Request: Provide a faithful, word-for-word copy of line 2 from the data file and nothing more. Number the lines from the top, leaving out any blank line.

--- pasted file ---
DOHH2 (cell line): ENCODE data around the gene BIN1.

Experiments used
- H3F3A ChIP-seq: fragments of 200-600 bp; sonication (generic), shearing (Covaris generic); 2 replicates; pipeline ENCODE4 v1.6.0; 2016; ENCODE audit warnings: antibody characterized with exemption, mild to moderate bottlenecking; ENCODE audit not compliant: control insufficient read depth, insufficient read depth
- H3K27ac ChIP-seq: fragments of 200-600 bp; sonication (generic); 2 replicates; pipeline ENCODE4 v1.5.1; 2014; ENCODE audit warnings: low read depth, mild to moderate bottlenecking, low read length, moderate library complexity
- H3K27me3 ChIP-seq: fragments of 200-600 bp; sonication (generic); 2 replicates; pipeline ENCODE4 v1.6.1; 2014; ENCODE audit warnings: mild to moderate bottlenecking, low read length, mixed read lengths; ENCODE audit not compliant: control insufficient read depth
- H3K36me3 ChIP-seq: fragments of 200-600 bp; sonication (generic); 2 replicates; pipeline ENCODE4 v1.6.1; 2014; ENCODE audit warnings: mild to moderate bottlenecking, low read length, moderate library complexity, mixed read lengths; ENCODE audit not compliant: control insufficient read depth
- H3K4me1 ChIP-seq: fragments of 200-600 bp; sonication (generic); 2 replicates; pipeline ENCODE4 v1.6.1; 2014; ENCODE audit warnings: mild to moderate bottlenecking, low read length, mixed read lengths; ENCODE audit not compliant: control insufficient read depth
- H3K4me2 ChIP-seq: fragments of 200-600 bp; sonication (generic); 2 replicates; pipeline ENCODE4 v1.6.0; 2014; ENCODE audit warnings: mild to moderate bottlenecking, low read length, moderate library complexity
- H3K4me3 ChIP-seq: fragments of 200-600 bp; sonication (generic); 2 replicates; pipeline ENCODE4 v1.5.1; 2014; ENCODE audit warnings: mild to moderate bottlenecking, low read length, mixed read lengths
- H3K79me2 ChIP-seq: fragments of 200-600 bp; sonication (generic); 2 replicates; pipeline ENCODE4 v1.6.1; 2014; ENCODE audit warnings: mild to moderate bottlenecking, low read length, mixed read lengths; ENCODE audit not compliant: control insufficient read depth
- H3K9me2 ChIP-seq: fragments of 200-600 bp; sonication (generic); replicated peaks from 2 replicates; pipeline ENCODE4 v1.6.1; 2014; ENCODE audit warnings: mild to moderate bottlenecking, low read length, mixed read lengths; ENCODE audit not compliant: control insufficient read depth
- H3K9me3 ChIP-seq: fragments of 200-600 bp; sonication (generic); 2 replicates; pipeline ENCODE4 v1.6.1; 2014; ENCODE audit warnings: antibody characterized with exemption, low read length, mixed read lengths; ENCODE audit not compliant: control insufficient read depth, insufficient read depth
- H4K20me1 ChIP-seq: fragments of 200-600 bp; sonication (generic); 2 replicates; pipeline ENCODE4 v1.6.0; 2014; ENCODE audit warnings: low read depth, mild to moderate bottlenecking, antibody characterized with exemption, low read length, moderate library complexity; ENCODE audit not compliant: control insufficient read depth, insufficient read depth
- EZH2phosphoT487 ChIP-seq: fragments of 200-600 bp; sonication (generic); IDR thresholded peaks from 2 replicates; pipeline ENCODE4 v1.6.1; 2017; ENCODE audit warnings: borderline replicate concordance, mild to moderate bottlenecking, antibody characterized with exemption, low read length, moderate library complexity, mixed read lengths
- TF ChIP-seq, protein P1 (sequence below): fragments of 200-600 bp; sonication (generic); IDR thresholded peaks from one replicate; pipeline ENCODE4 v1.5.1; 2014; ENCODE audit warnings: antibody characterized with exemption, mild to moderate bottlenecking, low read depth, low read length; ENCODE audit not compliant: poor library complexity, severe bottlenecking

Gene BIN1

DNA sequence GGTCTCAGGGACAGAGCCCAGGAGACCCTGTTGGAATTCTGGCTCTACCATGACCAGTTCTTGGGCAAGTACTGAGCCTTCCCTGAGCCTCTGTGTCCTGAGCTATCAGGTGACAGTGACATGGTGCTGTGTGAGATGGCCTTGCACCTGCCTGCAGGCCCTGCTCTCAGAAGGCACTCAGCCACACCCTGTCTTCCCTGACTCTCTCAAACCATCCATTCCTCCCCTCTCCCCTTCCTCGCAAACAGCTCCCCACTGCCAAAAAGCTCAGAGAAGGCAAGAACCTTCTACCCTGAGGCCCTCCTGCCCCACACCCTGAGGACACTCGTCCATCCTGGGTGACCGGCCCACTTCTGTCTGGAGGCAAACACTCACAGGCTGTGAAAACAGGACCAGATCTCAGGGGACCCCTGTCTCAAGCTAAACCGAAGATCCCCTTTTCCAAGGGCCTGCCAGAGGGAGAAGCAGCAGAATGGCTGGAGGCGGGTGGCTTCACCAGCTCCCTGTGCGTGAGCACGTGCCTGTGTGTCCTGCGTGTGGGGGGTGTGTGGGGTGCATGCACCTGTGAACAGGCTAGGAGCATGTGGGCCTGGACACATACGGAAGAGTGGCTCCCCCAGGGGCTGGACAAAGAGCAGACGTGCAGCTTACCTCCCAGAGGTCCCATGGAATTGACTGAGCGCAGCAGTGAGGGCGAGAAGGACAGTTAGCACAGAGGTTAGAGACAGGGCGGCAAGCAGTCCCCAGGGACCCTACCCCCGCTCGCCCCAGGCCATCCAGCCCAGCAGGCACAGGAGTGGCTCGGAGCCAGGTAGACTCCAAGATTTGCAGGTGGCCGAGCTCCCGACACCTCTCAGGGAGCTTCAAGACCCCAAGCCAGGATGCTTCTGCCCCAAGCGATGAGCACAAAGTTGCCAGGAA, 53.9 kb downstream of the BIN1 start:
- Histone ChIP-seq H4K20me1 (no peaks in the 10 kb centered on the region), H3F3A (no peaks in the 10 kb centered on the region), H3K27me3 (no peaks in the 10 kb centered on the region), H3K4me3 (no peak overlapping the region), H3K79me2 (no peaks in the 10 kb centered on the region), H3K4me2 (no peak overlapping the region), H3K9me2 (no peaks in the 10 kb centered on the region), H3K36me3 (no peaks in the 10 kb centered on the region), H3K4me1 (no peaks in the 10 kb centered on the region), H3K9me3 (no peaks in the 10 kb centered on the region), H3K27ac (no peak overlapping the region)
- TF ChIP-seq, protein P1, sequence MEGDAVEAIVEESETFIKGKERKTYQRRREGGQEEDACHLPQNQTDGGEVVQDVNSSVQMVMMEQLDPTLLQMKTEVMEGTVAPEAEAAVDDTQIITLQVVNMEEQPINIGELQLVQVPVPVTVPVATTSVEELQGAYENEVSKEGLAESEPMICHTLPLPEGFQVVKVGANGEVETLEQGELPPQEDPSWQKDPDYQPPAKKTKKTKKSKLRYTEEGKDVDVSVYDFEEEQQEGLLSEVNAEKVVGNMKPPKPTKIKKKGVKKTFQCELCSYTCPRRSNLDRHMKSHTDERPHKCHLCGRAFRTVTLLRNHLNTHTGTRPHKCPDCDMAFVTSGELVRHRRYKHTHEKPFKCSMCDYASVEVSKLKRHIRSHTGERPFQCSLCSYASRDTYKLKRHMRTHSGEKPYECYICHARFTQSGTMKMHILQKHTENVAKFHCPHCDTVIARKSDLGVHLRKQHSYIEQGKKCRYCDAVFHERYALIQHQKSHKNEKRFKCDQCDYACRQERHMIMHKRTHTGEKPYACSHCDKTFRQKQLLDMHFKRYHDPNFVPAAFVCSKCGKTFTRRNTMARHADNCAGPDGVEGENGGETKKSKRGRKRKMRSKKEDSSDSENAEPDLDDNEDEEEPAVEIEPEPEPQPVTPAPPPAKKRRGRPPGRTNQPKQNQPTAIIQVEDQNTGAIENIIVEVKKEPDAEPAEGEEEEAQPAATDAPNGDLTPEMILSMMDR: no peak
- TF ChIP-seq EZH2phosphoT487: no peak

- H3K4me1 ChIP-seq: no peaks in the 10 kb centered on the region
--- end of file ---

Experiments used